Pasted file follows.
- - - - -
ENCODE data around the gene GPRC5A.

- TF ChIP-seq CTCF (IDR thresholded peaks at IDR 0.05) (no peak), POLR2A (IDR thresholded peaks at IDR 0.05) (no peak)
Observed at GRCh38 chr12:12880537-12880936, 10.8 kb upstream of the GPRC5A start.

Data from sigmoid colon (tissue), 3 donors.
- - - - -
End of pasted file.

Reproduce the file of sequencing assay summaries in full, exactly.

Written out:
ENCODE data around the gene GPRC5A.

- TF ChIP-seq CTCF (IDR thresholded peaks at IDR 0.05) (no peak), POLR2A (IDR thresholded peaks at IDR 0.05) (no peak)
Observed at GRCh38 chr12:12880537-12880936, 10.8 kb upstream of the GPRC5A start.

Data from sigmoid colon (tissue), 3 donors.